In the first part of this research project I went over the major strands of inquiry concerned with ordering the Canterbury Tales, describing some of the problems encountered with different theories and methodologies.
I also briefly discussed the argument in favor of the Hengwrt and Ellesmere manuscripts. I will begin here stating that despite the many arguments against the Ellesmere ordering, and numerous disputes about its authenticity, its range of uses in anthologies/compilations/general texts speaks to its superiority as a text, if not to its authenticity of intention.
Going back to the idea of tale ordering, recall that the tales do not necessarily move around independently, but rather in groups, or fragments. This simplifies and complicates the process. If the tales move around in fragments, and there are reasons for tales to come in certain orders (i.e. Clerk after Wife), this effects the fragments altogether, moving them as units. Thus only a few relationships can determine how multiple tales move. The complicated part, however, is determining which tales comprise each fragment – something that can be done in two different ways which don’t always or necessarily work well together.
The first way is that of Manly and Rickert, analyzing every extant manuscript and finding the points of general consensus. If a majority of manuscripts depict a certain arrangement into a particular fragment, it makes it appear as though those tales belong together in a grouping. However, just because something is in the majority, does not make it right. The second option is to look at each tale individually and construct (or reconstruct) the fragments according to context. I think a combination of these two methods leads to some interesting results.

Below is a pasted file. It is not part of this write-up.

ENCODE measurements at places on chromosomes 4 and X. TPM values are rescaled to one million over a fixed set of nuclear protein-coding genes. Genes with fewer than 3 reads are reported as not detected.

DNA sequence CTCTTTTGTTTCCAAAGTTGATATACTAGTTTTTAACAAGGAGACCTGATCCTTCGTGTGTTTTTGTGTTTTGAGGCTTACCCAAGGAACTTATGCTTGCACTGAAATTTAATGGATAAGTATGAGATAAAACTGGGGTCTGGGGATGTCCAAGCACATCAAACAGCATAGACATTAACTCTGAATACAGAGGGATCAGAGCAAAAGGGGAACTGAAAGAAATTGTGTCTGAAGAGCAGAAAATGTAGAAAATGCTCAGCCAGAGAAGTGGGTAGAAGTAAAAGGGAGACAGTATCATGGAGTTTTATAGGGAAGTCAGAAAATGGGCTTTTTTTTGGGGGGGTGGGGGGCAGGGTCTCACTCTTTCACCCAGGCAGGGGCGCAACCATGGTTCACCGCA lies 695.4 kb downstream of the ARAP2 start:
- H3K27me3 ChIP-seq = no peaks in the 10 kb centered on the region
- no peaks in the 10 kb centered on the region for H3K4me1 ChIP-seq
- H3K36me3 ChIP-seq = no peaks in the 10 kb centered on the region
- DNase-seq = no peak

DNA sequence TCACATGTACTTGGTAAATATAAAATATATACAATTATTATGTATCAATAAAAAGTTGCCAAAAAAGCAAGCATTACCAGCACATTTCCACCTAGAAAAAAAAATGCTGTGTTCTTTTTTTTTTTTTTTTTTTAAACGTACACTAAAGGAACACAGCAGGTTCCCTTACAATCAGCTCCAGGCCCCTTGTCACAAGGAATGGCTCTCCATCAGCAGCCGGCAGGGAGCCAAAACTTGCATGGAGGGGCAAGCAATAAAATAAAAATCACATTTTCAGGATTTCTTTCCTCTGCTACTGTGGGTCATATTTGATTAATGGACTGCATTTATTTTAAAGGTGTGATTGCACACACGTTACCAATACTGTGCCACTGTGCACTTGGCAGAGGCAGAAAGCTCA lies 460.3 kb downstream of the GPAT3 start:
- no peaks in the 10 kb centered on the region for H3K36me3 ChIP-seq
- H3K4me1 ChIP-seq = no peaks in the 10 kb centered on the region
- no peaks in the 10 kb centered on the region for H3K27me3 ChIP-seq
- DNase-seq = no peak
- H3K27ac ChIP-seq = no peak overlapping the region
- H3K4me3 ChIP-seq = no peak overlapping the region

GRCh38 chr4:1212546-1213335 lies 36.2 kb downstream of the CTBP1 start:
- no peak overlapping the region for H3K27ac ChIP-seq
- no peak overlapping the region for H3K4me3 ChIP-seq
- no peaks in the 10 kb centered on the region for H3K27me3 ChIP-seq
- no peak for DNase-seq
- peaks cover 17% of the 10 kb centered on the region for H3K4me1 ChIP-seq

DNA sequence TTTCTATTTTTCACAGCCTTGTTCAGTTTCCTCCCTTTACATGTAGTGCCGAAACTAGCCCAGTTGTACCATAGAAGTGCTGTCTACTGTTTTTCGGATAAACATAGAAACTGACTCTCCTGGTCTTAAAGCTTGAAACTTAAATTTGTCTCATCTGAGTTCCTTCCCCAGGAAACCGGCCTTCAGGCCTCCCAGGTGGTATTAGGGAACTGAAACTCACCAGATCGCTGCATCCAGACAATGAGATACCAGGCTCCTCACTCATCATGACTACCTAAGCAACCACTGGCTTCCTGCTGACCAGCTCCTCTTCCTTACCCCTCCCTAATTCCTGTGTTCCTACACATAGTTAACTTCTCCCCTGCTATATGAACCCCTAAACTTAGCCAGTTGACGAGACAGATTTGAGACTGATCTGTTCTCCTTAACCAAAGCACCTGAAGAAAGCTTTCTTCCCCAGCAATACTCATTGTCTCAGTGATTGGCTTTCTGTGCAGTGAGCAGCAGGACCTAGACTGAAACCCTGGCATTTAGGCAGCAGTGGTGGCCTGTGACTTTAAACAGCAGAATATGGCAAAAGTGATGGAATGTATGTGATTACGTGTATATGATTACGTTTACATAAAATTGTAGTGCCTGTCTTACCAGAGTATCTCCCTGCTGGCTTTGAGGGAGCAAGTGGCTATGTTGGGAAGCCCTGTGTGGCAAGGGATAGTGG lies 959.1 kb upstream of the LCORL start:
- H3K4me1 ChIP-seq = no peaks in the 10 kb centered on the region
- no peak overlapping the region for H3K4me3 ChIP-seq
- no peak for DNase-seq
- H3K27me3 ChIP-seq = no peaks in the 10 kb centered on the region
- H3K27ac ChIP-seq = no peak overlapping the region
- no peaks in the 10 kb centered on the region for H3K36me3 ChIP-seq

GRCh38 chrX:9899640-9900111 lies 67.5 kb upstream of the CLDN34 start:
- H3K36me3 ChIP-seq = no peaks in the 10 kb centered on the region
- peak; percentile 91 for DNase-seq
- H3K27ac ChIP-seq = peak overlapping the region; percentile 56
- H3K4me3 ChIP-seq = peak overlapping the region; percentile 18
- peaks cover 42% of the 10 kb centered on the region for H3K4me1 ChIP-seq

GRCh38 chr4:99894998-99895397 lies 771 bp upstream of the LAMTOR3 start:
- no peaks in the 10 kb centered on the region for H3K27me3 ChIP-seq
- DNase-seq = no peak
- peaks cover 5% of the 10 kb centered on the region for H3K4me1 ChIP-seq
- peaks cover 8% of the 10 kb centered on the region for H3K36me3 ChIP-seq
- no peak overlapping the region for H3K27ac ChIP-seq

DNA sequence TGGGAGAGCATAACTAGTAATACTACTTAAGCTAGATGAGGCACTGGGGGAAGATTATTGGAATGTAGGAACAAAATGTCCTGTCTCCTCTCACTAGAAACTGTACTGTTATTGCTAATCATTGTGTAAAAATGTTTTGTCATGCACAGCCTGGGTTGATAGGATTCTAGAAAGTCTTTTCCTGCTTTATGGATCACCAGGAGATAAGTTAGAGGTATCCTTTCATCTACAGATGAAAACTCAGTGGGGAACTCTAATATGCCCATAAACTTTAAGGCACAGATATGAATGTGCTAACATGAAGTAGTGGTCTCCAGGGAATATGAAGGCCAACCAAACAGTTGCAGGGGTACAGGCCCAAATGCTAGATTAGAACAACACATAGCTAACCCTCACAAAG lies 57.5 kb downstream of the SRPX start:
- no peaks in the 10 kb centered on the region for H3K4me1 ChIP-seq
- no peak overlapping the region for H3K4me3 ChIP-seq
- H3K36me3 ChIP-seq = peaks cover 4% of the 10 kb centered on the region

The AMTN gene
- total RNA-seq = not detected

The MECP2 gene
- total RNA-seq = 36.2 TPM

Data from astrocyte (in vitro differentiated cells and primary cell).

As previously mentioned, and sensible enough to where no explanation is needed, all of the manuscripts agree that the General Prologue is the beginning and the Retraction is at the end. N. F Blake asserts that this decision is indicative of a single trip, meaning the scribe(s) involved did not anticipate a return trip from Canterbury, and were certain that the Retraction marked an absolute end. I hate to have to disagree with Blake, especially considering his amazing scholarship in the area, but I have to disagree with one point. While, the Retraction does mark an absolute end, that does not absolutely exclude the idea of a return trip. Even though I am not necessarily a proponent of a return trip due to the small amount of tales we have to work with that hardly even conclude one trip, the Retraction does not (to me) imply that there was not a pre-ending, meaning that at one point along the way there could have been a sort of “conclusion” at Canterbury, followed by more tales, and ending in the Retraction as the finale, presumably back in London. Where this penultimate conclusion would have gone is hard to say, and whether any of the existing tales followed it is even harder.
Similarly, all manuscripts that have the Wife’s Prologue (not all 84 manuscripts include all of the tales) will contain a fragment that starts with it, and includes the Summoner’s and Friar’s tales respectively. These three are part of the larger marriage grouping of seven tales. In the Ellesmere, this is referred to as Fragment III, however, in other manuscripts, as shall be demonstrated, it moves around within the seven.
Note: Simply because the Ellesmere was considered the most authoritative manuscript for a number of years, even when particular manuscripts move the tales around, the numbering remains the same, and the fragments are placed “out of order.” The Ellesmere was considered the primary order and all others were variations. Thus when “Fragment III” is found in a different spot, it is still called “Fragment III.”